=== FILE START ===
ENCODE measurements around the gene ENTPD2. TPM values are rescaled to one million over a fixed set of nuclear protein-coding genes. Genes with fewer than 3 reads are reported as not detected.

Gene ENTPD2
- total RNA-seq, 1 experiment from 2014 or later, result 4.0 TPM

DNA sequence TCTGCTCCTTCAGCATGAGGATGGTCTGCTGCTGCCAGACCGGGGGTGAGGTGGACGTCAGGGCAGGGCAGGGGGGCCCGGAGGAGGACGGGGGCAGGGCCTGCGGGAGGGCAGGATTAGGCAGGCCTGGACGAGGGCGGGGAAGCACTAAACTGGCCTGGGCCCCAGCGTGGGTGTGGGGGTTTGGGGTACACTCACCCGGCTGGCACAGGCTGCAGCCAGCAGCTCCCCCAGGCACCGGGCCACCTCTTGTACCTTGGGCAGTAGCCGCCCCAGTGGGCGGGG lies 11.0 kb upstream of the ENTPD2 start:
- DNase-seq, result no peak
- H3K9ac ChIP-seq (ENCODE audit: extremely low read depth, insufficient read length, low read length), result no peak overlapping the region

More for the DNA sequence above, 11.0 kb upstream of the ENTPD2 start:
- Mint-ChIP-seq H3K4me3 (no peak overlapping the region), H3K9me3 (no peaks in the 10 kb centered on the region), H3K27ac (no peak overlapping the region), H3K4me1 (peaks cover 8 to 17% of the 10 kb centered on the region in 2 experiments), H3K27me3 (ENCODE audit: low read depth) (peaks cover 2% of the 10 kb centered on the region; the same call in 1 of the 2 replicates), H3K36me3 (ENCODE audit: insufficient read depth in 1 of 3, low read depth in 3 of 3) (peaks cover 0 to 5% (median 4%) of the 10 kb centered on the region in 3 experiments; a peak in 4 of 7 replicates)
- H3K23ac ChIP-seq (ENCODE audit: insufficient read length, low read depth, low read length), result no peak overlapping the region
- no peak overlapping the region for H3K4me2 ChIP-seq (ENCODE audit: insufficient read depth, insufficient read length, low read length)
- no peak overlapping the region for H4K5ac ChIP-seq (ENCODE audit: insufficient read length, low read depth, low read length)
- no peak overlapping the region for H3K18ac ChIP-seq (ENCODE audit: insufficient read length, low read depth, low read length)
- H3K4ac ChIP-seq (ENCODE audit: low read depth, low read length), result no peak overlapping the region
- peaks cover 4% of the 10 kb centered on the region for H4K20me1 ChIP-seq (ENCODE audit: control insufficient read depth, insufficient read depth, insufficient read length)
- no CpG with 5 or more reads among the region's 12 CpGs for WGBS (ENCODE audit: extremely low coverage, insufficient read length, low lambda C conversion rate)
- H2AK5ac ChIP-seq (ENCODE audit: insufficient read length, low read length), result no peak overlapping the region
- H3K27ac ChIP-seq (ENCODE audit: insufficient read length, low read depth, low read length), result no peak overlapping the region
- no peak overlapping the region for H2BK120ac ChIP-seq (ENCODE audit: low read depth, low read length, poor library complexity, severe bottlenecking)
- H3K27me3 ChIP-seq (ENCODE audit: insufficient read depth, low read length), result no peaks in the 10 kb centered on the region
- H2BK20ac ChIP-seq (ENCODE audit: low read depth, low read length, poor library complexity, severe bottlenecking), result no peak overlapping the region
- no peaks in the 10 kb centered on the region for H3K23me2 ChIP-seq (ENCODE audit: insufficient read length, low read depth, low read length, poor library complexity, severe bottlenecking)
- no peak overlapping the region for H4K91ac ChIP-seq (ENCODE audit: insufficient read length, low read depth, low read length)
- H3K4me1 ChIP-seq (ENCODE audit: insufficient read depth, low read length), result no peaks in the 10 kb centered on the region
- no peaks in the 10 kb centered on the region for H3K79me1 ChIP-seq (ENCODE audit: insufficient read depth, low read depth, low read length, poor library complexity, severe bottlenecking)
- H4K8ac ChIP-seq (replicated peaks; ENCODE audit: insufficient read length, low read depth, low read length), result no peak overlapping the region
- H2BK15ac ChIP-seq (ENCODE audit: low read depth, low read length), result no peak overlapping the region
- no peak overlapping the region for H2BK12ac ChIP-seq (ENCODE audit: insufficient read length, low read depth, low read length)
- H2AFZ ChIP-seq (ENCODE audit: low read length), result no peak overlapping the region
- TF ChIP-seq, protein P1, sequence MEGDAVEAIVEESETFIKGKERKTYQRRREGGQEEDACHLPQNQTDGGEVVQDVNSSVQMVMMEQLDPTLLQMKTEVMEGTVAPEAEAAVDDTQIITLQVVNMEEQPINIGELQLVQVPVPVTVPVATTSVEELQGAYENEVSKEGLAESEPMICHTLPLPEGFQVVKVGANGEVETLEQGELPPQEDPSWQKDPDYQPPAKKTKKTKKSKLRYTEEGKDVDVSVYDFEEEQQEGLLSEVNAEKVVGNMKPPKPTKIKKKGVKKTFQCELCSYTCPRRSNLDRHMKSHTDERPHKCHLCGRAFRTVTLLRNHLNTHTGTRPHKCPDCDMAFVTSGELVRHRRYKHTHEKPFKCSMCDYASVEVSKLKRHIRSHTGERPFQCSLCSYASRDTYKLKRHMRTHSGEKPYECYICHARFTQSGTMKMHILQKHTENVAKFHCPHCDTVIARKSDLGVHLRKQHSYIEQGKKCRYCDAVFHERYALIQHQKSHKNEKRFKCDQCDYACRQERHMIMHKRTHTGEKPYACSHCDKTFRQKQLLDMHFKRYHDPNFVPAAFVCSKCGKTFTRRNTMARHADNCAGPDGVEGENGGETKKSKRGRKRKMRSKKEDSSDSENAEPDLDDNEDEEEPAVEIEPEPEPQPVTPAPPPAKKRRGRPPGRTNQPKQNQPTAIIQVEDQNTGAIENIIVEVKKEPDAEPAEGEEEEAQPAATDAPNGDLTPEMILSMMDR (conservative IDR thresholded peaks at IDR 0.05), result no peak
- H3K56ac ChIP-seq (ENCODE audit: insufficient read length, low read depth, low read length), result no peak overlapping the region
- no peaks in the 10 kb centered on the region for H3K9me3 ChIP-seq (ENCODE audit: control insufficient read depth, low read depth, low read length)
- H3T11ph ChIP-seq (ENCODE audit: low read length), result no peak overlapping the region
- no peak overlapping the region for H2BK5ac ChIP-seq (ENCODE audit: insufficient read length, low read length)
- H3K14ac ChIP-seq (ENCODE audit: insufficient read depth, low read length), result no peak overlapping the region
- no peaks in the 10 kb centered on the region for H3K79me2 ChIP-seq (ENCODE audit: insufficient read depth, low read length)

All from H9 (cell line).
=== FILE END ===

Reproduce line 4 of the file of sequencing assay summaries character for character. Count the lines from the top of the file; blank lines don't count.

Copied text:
DNA sequence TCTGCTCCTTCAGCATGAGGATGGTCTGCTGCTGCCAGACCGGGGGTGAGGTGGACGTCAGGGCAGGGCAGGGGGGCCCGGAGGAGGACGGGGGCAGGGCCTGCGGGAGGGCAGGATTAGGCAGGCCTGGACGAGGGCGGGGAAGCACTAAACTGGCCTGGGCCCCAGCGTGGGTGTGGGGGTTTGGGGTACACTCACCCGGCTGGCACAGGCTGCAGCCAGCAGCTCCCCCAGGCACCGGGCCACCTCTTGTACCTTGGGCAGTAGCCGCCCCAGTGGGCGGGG lies 11.0 kb upstream of the ENTPD2 start: